New documentary Dear Mr. Brody isn’t an Austin story, but there is a local connection to the film. The movie, which premiered at South by Southwest in 2021, tells the story of a 21-year-old idealistic hippie who sought and failed to give away his $25 million inheritance to anyone in need. Texas director Keith Maitland used two city restaurants — Nau’s Enfield Drug and Joe’s Bakery — to capture a vintage aesthetic to retell timeless relatable struggles.
Back in 1970, the peace and love movement was in full effect. Michael Brody Jr., the heir to the Jelke margarine empire, vowed to give away his $25 million inheritance to help people with their financial problems, during a press conference. They had to write him a letter requesting the amount of money they needed. Immediately, decorative personal letters from all over the world flooded his New York mailbox with pleas for themselves, their families, or others. In 10 days, the frenzy died down when it turned out many of his checks bounced due to a lack of funds. Many of the envelopes remained unopened until Maitland (who also directed the animated documentary Tower, the story of the University of Texas at Austin sniper in 1966) and his team went through them years later.
To dig into the personal stories behind the letters, Dear Mr. Brody utilizes archival footage, interviews, and reenactments. For the latter, the crew shot scenes in Austin restaurants that have been around for several decades. Each location became the setting for a flashback sequence where an actor read a real letter and addressed why they were writing for help.
Maitland commented in the film’s press notes that he wanted to depict how he and his team felt as they were going through these letters, by “putting clues of who these folks are: from their addresses, from their handwriting, the type of paper or stationery they’re using, the details they reveal about themselves,” through the recreations. “The world of the writer starts to come into view and I wanted that to come through and for them to feel a little bit like home movies,” he writes. That was done by implementing hazy cinematography, cuts to the handwriting of original letters, and the familiar looks of these family-owned restaurants.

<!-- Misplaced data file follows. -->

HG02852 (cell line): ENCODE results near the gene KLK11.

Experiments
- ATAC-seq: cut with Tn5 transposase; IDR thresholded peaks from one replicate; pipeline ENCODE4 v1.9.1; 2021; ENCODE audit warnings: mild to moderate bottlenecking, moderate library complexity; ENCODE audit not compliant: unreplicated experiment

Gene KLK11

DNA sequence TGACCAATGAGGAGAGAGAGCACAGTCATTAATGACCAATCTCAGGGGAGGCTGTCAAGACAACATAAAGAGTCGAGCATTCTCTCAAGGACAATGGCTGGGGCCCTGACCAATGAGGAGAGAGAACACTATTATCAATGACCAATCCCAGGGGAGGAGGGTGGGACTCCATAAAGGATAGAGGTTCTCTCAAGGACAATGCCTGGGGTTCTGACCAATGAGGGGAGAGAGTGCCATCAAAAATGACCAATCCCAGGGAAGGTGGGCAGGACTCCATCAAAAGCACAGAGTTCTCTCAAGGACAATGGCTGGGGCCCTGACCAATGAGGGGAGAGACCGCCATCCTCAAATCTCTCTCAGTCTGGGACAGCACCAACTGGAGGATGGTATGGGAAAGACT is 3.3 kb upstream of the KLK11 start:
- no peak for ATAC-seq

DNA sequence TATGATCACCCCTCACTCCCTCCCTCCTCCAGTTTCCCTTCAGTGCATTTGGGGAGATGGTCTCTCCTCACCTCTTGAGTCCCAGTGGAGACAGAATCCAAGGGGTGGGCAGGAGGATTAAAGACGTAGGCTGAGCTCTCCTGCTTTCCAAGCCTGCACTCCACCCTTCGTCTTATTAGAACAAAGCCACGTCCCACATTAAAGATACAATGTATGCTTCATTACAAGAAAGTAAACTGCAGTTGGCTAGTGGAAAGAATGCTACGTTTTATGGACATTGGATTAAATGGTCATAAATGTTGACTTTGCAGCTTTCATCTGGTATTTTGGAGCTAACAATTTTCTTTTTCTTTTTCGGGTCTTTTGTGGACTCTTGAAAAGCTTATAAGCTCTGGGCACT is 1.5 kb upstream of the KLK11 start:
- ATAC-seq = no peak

The two restaurant scenes interestingly don’t showcase letter-writers asking for money. The first flashback was filmed at Clarksville pharmacy Nau’s Enfield Drug, which houses a cozy retro diner located in the back of the store. Opened in 1951, Nau’s is an iconic landmark in Austin and reflects a time that is long lost to high-rises and chic farm-to-table restaurants. The main draw of the retro diner is its soda fountain, burgers, and top-notch breakfast. (Due to the pandemic, the diner is still temporarily closed, but, hopefully, the restaurant will reopen eventually).
The Nau’s scene features a woman in cat-eye glasses and a green dress seated at the counter as she reads her letter while enjoying a club sandwich. She sympathizes with Brody because of his ambitious mission and its inevitable backlash. It closes with the waiter bringing her a chocolate milkshake with whipped cream and a cherry on top as a hat tip to the diner’s menu.
Later, another flashback features East Austin Tex-Mex restaurant Joe’s Bakery. The Avila family opened the restaurant in 1962, and the aroma of tacos, menudo, and barbacoa has seeped into the establishment for decades. Framed faded family photos, newspaper clippings, anniversaries, and awards over the years adorn the walls as small yet impactful mementos.
This scene takes place in Joe’s kitchen, where the letter-writer is a restaurant worker washing dishes in the sink. The man explains that he wants to contribute to the cause by sending a two-dollar check, and that “this is from the heart, not a joke.”
Ultimately, Brody did not deliver on his intentions, let alone read the tens of thousands of voices that he seemingly wanted to help. Empty pockets were met with empty promises. There were about 30,000 unread letters in boxes left. The filmmakers went through about 12,000 of these, which were then donated to Columbia University’s rare books library.
In archival press footage, Brody said that he wanted “everyone to be happy and feel love the way he does.” But that just isn’t reality, even in the 1970s. The wealth gap is still extremely large to this day, and bigger businesses are frequently overtaking locally-owned competitors. The city’s motto — Keep Austin Weird — aims at supporting local culture and businesses, but, these days, the COVID-19 pandemic and gentrification leading to numerous closures show just how fragile the small business economy is.
Dear Mr. Brody is a cinematic reflection on philanthropy and universal desires that were unmet. While there may be some financial support from larger institutions, the government, or, say, friendly millionaires, it’s never enough. The release of Maitland’s documentary is an example of good timing because it reminds audiences that everyone is struggling in one way or another, sometimes hope is enough to get people through hardships, and reliance on the community is better than a too-good-to-be-true offer.
The film is now available on the streaming service Discovery+.